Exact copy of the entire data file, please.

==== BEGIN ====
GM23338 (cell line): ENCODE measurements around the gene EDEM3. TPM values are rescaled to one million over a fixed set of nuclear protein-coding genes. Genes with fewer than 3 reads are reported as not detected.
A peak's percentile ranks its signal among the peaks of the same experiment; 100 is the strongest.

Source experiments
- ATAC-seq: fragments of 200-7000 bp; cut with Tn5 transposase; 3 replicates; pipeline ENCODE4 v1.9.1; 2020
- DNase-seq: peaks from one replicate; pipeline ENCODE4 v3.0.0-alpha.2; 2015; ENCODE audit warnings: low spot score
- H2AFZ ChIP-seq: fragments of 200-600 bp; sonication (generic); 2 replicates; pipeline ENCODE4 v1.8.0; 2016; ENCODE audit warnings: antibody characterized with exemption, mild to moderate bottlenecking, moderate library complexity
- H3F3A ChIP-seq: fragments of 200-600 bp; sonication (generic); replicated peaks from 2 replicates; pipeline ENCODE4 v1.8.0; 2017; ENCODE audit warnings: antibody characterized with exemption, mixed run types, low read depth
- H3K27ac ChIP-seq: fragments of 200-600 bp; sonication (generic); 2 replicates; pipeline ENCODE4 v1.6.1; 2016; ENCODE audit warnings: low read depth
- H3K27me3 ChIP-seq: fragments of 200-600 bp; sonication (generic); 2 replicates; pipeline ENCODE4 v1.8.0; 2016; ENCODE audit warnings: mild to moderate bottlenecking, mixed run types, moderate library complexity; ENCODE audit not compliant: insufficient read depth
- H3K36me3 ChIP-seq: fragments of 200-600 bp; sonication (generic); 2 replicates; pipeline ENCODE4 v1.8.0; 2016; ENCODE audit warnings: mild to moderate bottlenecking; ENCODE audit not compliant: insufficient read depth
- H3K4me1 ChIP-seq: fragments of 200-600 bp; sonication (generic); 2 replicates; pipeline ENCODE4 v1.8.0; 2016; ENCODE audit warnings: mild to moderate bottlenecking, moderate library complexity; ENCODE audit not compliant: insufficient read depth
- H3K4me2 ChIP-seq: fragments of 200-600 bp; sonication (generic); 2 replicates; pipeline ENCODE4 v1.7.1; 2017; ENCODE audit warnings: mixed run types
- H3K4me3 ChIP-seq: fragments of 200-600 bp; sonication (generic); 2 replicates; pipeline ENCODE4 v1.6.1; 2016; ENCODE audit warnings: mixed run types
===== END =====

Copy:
GM23338 (cell line): ENCODE measurements around the gene EDEM3. TPM values are rescaled to one million over a fixed set of nuclear protein-coding genes. Genes with fewer than 3 reads are reported as not detected.
A peak's percentile ranks its signal among the peaks of the same experiment; 100 is the strongest.

Source experiments
- ATAC-seq: fragments of 200-7000 bp; cut with Tn5 transposase; 3 replicates; pipeline ENCODE4 v1.9.1; 2020
- DNase-seq: peaks from one replicate; pipeline ENCODE4 v3.0.0-alpha.2; 2015; ENCODE audit warnings: low spot score
- H2AFZ ChIP-seq: fragments of 200-600 bp; sonication (generic); 2 replicates; pipeline ENCODE4 v1.8.0; 2016; ENCODE audit warnings: antibody characterized with exemption, mild to moderate bottlenecking, moderate library complexity
- H3F3A ChIP-seq: fragments of 200-600 bp; sonication (generic); replicated peaks from 2 replicates; pipeline ENCODE4 v1.8.0; 2017; ENCODE audit warnings: antibody characterized with exemption, mixed run types, low read depth
- H3K27ac ChIP-seq: fragments of 200-600 bp; sonication (generic); 2 replicates; pipeline ENCODE4 v1.6.1; 2016; ENCODE audit warnings: low read depth
- H3K27me3 ChIP-seq: fragments of 200-600 bp; sonication (generic); 2 replicates; pipeline ENCODE4 v1.8.0; 2016; ENCODE audit warnings: mild to moderate bottlenecking, mixed run types, moderate library complexity; ENCODE audit not compliant: insufficient read depth
- H3K36me3 ChIP-seq: fragments of 200-600 bp; sonication (generic); 2 replicates; pipeline ENCODE4 v1.8.0; 2016; ENCODE audit warnings: mild to moderate bottlenecking; ENCODE audit not compliant: insufficient read depth
- H3K4me1 ChIP-seq: fragments of 200-600 bp; sonication (generic); 2 replicates; pipeline ENCODE4 v1.8.0; 2016; ENCODE audit warnings: mild to moderate bottlenecking, moderate library complexity; ENCODE audit not compliant: insufficient read depth
- H3K4me2 ChIP-seq: fragments of 200-600 bp; sonication (generic); 2 replicates; pipeline ENCODE4 v1.7.1; 2017; ENCODE audit warnings: mixed run types
- H3K4me3 ChIP-seq: fragments of 200-600 bp; sonication (generic); 2 replicates; pipeline ENCODE4 v1.6.1; 2016; ENCODE audit warnings: mixed run types